Typewriters are almost gone. Software has become the norm, but when you take a look at the list of the most popular book writing softwares, you find expensive What You See Is What You Get (WYSIWYG) editors like Scrivener or writeai or multi-purpose and cumbersome ones such as Google Docs, Microsoft Word, or Libre Office. WYSIWYM remains a techie's tool.
Latex has dominated academia for several years since its first release in 1985, even before Tim Berners-Lee's invention fo the World Wide Web in 1989. Latex wasn't designed for web consumption. In 2004, Markdown established itself as a more minimalistic approach to publishing HTML documents using a markup language.
Markdown is now the de-facto markup language used by developers around the world, and yet, the tools available to write a book using Markdown remain rudimentary.
I used Pandoc to write my first ebook. It wasn't a great developer experience. It makes converting markdown to pdf, epub, or mobi easier, but customizing is hard. Writing a bibliography with Pandoc is a cumbersome mix of Latex syntax and markdown variables. This is definitely not the tool I would have imagined to publish a book in 2020.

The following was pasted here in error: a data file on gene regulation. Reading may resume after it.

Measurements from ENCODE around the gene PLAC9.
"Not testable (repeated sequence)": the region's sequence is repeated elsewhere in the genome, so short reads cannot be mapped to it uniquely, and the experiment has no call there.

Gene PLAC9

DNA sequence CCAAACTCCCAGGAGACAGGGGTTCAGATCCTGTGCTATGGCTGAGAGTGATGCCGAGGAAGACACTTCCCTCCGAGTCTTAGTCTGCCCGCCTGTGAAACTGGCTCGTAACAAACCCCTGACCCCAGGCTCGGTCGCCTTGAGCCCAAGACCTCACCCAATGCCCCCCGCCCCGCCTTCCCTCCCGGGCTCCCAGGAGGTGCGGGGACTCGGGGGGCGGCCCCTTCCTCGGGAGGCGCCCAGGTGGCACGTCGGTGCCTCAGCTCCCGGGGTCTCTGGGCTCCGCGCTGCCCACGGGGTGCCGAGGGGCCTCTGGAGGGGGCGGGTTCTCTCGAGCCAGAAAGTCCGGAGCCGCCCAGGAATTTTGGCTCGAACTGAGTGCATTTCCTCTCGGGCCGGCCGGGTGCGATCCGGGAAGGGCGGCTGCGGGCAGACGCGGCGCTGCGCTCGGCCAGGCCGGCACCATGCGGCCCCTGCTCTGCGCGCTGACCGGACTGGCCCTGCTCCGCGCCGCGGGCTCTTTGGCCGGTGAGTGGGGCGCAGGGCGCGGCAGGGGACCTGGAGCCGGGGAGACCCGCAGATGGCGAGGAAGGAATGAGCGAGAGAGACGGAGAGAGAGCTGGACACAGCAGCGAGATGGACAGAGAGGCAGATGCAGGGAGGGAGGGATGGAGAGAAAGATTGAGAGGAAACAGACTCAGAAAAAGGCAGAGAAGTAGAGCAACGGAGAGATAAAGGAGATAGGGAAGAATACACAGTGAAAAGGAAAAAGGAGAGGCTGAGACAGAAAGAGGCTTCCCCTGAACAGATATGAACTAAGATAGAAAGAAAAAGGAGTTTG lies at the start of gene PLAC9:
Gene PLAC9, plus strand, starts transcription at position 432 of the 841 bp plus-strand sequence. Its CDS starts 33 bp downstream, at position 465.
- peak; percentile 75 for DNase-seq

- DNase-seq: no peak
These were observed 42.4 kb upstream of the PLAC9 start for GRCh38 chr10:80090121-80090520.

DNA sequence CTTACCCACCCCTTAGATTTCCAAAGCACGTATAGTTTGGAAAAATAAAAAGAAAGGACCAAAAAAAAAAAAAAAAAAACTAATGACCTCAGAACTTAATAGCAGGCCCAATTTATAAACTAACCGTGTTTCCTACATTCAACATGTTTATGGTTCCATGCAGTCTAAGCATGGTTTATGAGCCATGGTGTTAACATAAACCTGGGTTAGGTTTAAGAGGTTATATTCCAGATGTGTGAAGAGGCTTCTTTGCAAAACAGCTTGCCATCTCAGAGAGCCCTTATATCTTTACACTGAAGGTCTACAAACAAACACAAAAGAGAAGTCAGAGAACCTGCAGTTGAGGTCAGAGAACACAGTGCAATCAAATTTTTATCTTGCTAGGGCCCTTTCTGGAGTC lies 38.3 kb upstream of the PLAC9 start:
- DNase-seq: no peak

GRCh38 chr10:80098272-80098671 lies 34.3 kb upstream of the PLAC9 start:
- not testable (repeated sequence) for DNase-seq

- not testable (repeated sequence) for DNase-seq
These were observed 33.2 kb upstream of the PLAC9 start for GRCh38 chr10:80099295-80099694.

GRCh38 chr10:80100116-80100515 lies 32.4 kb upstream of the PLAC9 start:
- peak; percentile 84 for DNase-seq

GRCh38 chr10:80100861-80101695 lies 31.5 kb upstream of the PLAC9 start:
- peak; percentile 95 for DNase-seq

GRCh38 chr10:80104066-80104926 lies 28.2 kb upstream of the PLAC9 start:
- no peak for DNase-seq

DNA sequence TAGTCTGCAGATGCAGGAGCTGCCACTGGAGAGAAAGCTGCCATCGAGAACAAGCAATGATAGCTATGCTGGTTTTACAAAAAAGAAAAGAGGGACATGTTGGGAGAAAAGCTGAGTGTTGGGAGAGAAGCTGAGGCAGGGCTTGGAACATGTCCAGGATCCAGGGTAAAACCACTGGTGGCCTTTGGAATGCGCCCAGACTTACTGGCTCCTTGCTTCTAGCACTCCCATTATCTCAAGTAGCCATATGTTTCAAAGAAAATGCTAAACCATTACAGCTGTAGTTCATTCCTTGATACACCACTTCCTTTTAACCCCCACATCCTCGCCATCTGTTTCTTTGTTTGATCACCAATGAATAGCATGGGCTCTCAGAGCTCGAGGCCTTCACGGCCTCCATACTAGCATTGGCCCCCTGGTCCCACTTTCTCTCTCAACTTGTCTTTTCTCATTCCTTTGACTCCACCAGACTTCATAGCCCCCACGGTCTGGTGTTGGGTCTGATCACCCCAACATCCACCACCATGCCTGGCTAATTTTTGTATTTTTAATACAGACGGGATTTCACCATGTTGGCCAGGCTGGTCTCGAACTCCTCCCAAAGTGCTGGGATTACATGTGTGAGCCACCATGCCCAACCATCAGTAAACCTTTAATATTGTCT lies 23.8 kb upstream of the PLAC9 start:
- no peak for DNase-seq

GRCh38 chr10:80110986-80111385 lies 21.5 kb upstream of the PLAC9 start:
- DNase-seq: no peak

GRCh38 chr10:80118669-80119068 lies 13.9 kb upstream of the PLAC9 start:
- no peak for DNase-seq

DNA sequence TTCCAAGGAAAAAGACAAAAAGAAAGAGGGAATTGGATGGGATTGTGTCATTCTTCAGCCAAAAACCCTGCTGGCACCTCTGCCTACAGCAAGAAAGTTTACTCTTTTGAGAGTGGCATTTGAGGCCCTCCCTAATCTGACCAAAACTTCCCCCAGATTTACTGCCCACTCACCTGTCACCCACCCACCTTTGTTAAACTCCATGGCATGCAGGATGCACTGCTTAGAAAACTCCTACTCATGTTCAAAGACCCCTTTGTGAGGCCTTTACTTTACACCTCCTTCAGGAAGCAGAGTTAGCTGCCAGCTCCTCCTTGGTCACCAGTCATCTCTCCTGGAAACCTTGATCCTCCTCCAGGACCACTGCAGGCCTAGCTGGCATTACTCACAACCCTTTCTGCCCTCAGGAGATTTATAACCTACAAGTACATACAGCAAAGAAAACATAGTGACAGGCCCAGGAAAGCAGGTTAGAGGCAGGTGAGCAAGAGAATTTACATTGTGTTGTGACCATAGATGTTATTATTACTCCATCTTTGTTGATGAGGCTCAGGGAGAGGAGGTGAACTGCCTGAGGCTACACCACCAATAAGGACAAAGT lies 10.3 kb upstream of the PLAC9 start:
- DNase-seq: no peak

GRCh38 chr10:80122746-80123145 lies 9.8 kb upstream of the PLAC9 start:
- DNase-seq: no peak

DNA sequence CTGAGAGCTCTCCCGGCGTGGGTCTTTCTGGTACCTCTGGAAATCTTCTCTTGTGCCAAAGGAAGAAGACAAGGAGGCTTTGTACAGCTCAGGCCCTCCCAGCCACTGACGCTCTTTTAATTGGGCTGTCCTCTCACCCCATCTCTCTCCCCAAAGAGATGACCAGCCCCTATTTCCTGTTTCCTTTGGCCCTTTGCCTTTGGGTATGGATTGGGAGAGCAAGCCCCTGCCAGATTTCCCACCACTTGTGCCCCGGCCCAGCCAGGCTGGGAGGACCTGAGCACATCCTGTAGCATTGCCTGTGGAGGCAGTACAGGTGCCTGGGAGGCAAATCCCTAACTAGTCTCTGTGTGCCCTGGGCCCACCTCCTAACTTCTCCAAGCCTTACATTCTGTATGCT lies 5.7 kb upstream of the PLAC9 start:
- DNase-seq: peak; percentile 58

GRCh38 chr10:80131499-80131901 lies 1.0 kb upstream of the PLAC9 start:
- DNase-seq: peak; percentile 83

A few months later, I started using GatsbyJS to redesign my personal website, a JAMStack static file generator based on React and Markdown. And another few weeks later, I decided to work on my next ebook. That's when it hit me: an ebook is simply a progressive web app.
When you write an ebook, programming tools and principles can be applied to increase your productivity, like versioning and cascading style sheets. An EPUB file is an XHTML archive. Same with the Mobipocket file format used by Amazon. Generating HTML is a mandatory step of publishing an ebook, so it's not much different from coding a static website.
Modern JAMstack static website generators are the best tools we can use to write books in extended Markdown and publish them in different formats. The best part is that it's fast and free: you can easily build a rich HTML version of your book, convert it to PDF, EPUB and MOBI, and publish it on Netlify for everyone to read in less than a minute. How powerful is that?
Now, not everyone is a developer, and not everyone is familiar with JAMstack, so I decided to build my own visual website generator to allow anyone to do what I just mentioned using a dead-simple content management system. The beta is coming out soon, don't forget to subscribe to Bouquin!